work" (i.e. areas of practical service) only to the deacon's wife, but
rather assuming they will have some minor role due to the proximity
with their husbands.
- Furthermore, I have no problem with a special
set of women (in a non-office setting...related/not related personally
to the deacons...under the authority of the deacons) that can minister
to other women and needy people in the church (like those in the early
church who visited the sick, distributed provisions among the poor,
aided women in baptismal ceremonies, visited Christian women in pagan
households, assisted the ill, comforted the lonely, visited those in
jail and prayer). Without any doubt, there are practical, spiritual
and emotional needs women can meet better than men. However, I believe
that Paul is not referring to this ministry in 1 Timothy 3:11 and we
should not call this particular group of ladies "deaconesses" (anything
else is acceptable!) to prevent confusion.
Are The Women in 1 Tim.3:11?
Desired Character (No Office or Service)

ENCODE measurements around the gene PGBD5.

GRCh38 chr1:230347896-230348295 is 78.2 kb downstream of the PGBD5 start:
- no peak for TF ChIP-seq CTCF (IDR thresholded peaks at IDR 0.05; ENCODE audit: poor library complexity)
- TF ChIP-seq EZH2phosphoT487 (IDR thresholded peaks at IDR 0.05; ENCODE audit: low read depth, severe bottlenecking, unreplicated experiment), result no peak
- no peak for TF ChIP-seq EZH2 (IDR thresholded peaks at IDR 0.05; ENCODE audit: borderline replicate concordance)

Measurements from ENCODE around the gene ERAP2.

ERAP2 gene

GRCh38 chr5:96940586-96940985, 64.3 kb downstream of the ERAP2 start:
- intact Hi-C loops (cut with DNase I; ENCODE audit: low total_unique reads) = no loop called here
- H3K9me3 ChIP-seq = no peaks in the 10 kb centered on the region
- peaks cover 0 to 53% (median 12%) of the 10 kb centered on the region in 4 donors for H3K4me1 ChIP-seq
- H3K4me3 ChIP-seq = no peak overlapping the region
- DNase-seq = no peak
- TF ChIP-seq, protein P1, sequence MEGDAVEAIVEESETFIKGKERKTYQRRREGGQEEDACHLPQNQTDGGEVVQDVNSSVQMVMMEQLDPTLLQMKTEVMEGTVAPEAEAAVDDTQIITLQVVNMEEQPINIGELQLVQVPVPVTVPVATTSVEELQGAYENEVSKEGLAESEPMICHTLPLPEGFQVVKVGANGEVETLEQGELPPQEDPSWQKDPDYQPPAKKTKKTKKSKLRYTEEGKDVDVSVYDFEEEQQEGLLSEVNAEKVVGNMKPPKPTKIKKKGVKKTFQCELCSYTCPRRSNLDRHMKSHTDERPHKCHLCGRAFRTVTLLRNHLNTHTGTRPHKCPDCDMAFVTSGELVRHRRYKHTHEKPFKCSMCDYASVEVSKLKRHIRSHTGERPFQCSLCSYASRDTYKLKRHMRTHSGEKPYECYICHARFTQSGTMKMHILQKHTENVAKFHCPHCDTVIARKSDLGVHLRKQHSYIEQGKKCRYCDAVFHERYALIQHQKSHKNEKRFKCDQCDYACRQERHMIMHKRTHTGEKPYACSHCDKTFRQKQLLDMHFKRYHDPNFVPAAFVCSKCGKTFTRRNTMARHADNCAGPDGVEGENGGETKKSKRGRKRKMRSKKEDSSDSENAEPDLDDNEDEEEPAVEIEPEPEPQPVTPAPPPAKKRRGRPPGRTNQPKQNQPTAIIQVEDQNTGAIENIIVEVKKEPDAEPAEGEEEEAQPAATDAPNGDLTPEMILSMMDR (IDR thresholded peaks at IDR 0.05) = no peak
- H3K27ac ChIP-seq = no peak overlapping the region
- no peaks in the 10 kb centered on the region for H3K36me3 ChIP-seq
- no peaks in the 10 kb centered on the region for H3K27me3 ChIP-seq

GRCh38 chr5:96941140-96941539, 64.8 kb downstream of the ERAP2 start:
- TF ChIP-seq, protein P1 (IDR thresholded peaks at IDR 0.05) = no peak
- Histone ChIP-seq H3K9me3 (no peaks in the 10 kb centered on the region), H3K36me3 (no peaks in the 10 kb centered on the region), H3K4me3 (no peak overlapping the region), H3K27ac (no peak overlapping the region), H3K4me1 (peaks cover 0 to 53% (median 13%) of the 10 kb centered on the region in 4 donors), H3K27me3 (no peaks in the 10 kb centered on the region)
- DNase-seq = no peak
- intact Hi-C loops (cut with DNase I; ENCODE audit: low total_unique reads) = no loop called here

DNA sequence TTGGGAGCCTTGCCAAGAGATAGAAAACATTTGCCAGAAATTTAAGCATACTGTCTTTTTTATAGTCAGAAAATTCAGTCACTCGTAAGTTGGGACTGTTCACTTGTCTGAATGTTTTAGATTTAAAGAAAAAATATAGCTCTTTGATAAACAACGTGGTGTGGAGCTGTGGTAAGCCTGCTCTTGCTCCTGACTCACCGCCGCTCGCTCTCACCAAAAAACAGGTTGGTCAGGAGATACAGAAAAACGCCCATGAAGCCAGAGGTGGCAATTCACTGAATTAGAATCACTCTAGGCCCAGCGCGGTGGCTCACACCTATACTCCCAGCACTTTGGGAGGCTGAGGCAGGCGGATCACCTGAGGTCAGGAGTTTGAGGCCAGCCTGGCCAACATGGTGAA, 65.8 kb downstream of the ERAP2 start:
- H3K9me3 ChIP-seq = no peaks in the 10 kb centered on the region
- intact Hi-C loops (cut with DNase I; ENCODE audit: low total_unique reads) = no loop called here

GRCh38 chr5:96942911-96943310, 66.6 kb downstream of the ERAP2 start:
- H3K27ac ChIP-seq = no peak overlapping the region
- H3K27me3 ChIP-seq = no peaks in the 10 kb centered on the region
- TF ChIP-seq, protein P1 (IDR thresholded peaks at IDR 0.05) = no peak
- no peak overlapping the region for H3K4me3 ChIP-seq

Women in the Church
Wife (Non-leadership Office)
Regardless of which major heading above is chosen, there is considerable
overlap between the specific categories as the position becomes further
If the interpretation carries one to
believe that the role is an office or that the women (wives or not)
function similar to the male deacons, the women should likewise be
voted into office.
All of these options are worthy of consideration
and supported by conservative evangelical scholars with reasonable
support, except two ... first, it is difficult to suggest that the role
of deaconess is an official church office of leadership (what I mean
by the designation "Leadership Office") on par with deacons (some
say that Deaconesses are an office, but not in a leadership capacity--that
is much different). Second, context makes the third option (every
woman's character) very unlikely as well.
Another point to consider is the essence
of male deacons. Some (not I) believe that they are merely servants
in both function and essence, whereas they do not constitute the leadership
of the church alongside elders.
Regardless of what we choose to call
them, women throughout church history have provided special service
needs within the church and should continue in those valuable roles
today where they can supplement, compliment and even exceed what the
male deacon could provide (ministry to the sick and widowed, hospitality,
fellowship functions, women baptisms, etc.).
"Deaconess" Title (Major Assistant)
Qualified Lady (Assistants)
of the Deacon's Qualifications (Minor Assistants)
Wife (Non-leadership Assistants)
of the Deacon's Qualifications (Not Assistants)